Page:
> that counts as temporal algorithmic process is in your court. It
is a hellishly
> complex device (and is beyond our capability at the moment), but
that is
> not what we are worried about, at least not in classical
complexity. We are
> worried about the size of the message, in this case the photon. A
photon
> might not even have infinite degrees of freedom, we don't know
what
> happens when the wave length goes beneath the planck length. And
> there are thermodynamic limits to the least energetic photon you
can
> measure.
>
> But getting back to physical complexity. We could just use qubits,
> although that has the problem that it is hard to create low qubit
systems,
> needing to cool down atoms and the like to near absolute zero so
they
> have fewer vibrational modes. Also we need to specify low qubit
> of the string, else I will want to tack on encoders that translate
from the
> value 1 of a 1 qubit system to the string 3141571 which would
break the
> affect we are looking for. Hmm, now I am not sure that any reader
that did
> the arbitrary conversion would necesarily be any more complex than
that
> did a rational conversion. I shall have to think on it.
>
> Will Pearson
• ... time putting a carriage return at every 60 characters. ... I just figured out that I could set the margins in my word processor. However, there is a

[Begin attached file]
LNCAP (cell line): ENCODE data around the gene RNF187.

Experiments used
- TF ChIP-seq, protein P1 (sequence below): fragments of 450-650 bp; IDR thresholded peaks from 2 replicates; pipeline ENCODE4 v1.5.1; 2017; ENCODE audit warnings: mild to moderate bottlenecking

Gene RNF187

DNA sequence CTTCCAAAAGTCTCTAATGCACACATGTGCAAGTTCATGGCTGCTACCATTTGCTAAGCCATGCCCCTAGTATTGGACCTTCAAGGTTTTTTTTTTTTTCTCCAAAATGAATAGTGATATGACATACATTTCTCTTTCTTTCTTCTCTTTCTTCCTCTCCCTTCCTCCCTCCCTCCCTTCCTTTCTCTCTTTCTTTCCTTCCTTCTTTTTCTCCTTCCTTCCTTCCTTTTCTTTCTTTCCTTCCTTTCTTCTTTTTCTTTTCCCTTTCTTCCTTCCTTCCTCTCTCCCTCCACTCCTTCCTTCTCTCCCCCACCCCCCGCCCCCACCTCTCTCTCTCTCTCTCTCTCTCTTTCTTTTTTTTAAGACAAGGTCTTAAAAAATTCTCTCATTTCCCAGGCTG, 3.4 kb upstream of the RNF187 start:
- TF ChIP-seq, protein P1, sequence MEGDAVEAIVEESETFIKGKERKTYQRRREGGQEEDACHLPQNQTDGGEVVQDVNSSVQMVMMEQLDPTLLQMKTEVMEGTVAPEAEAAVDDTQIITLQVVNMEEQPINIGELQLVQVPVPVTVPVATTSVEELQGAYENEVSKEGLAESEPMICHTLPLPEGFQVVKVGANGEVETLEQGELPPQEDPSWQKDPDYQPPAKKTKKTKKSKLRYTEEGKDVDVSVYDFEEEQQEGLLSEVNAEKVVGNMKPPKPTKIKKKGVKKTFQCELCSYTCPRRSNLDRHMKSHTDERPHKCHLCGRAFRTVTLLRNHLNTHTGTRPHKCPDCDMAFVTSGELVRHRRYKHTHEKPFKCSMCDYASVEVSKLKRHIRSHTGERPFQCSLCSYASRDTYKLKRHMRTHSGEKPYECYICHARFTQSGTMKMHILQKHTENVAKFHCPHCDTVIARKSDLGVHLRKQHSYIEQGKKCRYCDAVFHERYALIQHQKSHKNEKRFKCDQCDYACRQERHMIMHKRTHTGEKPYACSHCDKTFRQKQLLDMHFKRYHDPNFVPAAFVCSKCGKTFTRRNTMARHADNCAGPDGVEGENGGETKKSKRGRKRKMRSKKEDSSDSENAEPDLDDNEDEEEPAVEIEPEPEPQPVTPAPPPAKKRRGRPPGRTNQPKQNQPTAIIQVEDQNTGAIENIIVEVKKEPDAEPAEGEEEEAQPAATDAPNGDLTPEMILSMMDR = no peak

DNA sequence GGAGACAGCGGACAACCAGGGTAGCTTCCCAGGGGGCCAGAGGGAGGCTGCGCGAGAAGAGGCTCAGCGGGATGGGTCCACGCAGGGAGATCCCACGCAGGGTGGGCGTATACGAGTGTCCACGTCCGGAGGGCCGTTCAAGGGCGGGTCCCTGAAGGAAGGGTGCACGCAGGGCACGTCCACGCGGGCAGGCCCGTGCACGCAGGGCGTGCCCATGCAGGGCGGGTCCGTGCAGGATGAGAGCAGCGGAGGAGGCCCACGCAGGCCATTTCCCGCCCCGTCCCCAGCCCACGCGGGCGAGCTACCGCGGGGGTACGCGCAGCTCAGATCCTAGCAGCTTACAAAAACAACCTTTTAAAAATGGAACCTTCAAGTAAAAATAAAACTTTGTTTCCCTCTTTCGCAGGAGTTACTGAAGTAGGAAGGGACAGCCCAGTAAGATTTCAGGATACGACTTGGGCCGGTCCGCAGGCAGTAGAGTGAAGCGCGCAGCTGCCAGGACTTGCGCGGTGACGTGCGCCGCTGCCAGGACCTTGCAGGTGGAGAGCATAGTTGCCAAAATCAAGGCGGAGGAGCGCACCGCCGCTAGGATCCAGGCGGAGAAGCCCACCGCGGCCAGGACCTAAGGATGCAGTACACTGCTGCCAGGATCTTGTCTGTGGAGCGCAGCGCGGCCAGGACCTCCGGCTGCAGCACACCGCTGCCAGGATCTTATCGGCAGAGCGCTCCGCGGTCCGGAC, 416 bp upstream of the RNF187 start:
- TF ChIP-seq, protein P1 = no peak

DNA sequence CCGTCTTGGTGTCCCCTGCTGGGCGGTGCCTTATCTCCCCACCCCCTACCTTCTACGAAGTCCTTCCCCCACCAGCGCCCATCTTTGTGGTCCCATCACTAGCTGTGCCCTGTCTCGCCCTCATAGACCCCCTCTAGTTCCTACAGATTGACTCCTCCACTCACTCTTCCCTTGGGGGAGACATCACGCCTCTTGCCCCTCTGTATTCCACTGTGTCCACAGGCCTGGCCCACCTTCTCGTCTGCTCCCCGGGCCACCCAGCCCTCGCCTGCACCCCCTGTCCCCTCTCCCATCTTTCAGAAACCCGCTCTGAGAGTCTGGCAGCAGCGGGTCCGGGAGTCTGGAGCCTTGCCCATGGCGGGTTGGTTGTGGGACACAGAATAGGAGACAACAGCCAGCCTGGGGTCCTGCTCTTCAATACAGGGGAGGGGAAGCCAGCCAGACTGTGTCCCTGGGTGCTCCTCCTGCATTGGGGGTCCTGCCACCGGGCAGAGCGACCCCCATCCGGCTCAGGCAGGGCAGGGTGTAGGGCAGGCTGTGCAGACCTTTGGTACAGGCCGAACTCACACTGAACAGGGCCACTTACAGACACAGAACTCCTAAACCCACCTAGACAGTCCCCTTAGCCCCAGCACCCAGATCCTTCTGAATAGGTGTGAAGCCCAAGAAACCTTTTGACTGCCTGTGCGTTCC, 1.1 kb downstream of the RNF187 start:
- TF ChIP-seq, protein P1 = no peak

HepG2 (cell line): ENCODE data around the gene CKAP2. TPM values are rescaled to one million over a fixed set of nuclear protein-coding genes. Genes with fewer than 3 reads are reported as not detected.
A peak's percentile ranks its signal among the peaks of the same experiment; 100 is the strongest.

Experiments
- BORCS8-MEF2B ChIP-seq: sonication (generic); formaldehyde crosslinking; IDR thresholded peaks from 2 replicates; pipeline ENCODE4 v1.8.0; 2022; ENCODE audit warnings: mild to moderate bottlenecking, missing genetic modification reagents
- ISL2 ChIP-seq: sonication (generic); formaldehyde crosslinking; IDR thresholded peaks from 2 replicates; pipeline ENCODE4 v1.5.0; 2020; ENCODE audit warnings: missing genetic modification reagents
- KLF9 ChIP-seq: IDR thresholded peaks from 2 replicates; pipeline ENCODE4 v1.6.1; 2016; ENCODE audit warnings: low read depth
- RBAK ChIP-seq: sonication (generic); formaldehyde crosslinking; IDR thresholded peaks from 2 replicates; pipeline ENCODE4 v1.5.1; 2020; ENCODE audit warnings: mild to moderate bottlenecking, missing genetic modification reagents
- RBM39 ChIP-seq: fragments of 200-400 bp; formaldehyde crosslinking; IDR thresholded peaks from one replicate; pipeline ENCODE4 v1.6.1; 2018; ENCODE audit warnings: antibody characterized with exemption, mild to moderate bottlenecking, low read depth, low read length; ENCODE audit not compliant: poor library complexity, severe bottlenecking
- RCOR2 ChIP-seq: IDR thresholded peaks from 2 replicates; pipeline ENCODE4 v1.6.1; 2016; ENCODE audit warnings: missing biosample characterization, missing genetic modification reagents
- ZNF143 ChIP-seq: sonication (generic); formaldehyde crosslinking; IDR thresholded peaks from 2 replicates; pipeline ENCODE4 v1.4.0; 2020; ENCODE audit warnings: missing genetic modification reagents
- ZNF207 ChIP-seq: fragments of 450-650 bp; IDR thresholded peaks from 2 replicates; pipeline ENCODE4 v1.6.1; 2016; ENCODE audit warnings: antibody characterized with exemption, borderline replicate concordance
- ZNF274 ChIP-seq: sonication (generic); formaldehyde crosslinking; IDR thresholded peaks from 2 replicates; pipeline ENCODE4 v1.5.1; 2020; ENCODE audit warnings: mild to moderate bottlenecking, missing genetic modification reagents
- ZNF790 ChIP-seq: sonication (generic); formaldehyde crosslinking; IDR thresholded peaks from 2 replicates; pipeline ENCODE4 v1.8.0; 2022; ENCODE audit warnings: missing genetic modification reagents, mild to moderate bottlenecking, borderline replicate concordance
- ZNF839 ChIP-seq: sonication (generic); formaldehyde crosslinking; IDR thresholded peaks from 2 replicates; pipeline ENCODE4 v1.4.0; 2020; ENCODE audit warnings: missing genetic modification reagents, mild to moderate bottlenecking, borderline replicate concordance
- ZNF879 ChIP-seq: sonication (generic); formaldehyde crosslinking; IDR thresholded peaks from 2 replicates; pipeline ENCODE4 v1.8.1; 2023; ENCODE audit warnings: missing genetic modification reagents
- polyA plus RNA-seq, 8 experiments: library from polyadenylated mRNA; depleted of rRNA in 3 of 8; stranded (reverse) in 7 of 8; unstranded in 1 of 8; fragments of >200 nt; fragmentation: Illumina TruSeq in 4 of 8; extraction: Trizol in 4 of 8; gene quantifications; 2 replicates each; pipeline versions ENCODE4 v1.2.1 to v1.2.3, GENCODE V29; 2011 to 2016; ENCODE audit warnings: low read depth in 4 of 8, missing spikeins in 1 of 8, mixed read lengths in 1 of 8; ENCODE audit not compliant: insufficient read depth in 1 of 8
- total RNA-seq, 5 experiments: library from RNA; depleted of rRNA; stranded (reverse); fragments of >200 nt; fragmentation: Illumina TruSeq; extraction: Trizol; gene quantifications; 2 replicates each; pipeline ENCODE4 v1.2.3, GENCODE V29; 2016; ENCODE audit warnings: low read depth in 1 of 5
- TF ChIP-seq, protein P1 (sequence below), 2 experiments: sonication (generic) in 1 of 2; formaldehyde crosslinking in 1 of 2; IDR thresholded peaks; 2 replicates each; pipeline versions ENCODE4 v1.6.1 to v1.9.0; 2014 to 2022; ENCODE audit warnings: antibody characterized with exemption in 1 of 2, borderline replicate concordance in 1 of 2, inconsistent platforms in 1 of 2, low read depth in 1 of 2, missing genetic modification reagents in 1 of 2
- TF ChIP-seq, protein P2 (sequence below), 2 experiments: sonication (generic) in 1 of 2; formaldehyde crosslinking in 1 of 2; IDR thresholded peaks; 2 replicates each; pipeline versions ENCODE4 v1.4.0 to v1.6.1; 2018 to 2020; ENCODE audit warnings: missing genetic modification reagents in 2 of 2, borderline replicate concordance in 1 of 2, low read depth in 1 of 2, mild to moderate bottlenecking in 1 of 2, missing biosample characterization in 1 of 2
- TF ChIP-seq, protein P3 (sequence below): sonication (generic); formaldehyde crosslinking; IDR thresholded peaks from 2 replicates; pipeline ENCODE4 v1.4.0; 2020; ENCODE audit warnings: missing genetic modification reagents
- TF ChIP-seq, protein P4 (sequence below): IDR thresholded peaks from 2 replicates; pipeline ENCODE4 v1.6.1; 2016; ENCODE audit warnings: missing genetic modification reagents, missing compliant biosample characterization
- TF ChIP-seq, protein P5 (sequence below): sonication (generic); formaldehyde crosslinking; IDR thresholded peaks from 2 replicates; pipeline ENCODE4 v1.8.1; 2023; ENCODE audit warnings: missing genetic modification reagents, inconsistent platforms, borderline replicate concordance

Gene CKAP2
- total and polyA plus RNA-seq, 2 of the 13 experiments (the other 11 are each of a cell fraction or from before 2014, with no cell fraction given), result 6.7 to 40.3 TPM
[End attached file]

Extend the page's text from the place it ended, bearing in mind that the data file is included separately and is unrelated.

Message 63 of 63 , Apr 10, 2005
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--- In ai-philosophy@yahoogroups.com, Eray Ozkural <erayo@c...> wrote:
> On Apr 9, 2005 7:33 PM, Jim Bromer <jbromer@i...> wrote:
>> I do not mean to be unpleasant, but I am not going to waste my
time putting a carriage return at every 60 characters.
>
> The problem is that yahoo and gmail edit boxes are broken.
> It's just a recommendation that will prevent some unpleasant
> quoting errors. Maybe they'll fix it real soon now. :) I sure
> hope so..
>
> And it doesn't waste time IMO. (Especially if you're using
> an external text editor?)
>
> Regards,
>
> --
> Eray Ozkural (exa), PhD candidate

I just figured out that I could set the margins in my word
processor. However, there is a reason why I decided not to do that a
long time ago and that is because it doesn't work. So until Yahoo
and Microsoft can work it out between them, I am not going to comply
because I have to insert each return indivdually after I paste it
into the Yahoo text box. Sorry.
Jim